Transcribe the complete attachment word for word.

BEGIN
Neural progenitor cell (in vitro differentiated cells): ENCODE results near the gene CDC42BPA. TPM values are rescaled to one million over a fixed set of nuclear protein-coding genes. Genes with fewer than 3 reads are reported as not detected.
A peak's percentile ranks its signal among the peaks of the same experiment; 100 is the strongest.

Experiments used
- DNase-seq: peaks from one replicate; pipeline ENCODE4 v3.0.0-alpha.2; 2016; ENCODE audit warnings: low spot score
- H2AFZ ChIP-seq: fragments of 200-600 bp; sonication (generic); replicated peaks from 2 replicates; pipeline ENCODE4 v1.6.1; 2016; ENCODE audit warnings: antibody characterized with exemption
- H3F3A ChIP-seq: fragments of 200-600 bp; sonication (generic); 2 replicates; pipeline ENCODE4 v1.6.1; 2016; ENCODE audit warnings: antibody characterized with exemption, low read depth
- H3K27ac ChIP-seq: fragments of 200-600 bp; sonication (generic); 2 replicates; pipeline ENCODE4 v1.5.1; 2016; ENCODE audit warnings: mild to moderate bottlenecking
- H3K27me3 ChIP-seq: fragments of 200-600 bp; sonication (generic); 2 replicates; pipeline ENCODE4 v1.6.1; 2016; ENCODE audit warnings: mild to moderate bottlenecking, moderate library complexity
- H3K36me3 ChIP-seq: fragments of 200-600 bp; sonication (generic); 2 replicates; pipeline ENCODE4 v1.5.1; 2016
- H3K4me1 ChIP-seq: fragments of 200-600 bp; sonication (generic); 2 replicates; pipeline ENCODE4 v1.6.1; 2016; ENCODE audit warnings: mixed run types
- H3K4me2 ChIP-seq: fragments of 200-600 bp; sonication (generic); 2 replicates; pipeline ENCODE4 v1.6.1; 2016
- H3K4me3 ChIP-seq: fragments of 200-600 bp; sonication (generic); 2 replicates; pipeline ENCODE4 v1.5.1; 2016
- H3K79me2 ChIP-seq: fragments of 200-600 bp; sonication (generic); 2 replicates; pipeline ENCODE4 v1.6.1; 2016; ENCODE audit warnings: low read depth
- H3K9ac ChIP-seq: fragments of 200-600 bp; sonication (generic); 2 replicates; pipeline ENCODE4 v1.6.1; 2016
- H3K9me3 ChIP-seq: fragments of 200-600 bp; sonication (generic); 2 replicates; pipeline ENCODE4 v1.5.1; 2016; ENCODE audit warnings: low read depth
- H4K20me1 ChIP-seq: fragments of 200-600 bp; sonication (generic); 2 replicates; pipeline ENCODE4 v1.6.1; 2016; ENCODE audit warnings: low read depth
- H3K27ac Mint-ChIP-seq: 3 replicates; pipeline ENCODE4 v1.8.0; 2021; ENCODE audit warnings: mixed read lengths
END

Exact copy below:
Neural progenitor cell (in vitro differentiated cells): ENCODE results near the gene CDC42BPA. TPM values are rescaled to one million over a fixed set of nuclear protein-coding genes. Genes with fewer than 3 reads are reported as not detected.
A peak's percentile ranks its signal among the peaks of the same experiment; 100 is the strongest.

Experiments used
- DNase-seq: peaks from one replicate; pipeline ENCODE4 v3.0.0-alpha.2; 2016; ENCODE audit warnings: low spot score
- H2AFZ ChIP-seq: fragments of 200-600 bp; sonication (generic); replicated peaks from 2 replicates; pipeline ENCODE4 v1.6.1; 2016; ENCODE audit warnings: antibody characterized with exemption
- H3F3A ChIP-seq: fragments of 200-600 bp; sonication (generic); 2 replicates; pipeline ENCODE4 v1.6.1; 2016; ENCODE audit warnings: antibody characterized with exemption, low read depth
- H3K27ac ChIP-seq: fragments of 200-600 bp; sonication (generic); 2 replicates; pipeline ENCODE4 v1.5.1; 2016; ENCODE audit warnings: mild to moderate bottlenecking
- H3K27me3 ChIP-seq: fragments of 200-600 bp; sonication (generic); 2 replicates; pipeline ENCODE4 v1.6.1; 2016; ENCODE audit warnings: mild to moderate bottlenecking, moderate library complexity
- H3K36me3 ChIP-seq: fragments of 200-600 bp; sonication (generic); 2 replicates; pipeline ENCODE4 v1.5.1; 2016
- H3K4me1 ChIP-seq: fragments of 200-600 bp; sonication (generic); 2 replicates; pipeline ENCODE4 v1.6.1; 2016; ENCODE audit warnings: mixed run types
- H3K4me2 ChIP-seq: fragments of 200-600 bp; sonication (generic); 2 replicates; pipeline ENCODE4 v1.6.1; 2016
- H3K4me3 ChIP-seq: fragments of 200-600 bp; sonication (generic); 2 replicates; pipeline ENCODE4 v1.5.1; 2016
- H3K79me2 ChIP-seq: fragments of 200-600 bp; sonication (generic); 2 replicates; pipeline ENCODE4 v1.6.1; 2016; ENCODE audit warnings: low read depth
- H3K9ac ChIP-seq: fragments of 200-600 bp; sonication (generic); 2 replicates; pipeline ENCODE4 v1.6.1; 2016
- H3K9me3 ChIP-seq: fragments of 200-600 bp; sonication (generic); 2 replicates; pipeline ENCODE4 v1.5.1; 2016; ENCODE audit warnings: low read depth
- H4K20me1 ChIP-seq: fragments of 200-600 bp; sonication (generic); 2 replicates; pipeline ENCODE4 v1.6.1; 2016; ENCODE audit warnings: low read depth
- H3K27ac Mint-ChIP-seq: 3 replicates; pipeline ENCODE4 v1.8.0; 2021; ENCODE audit warnings: mixed read lengths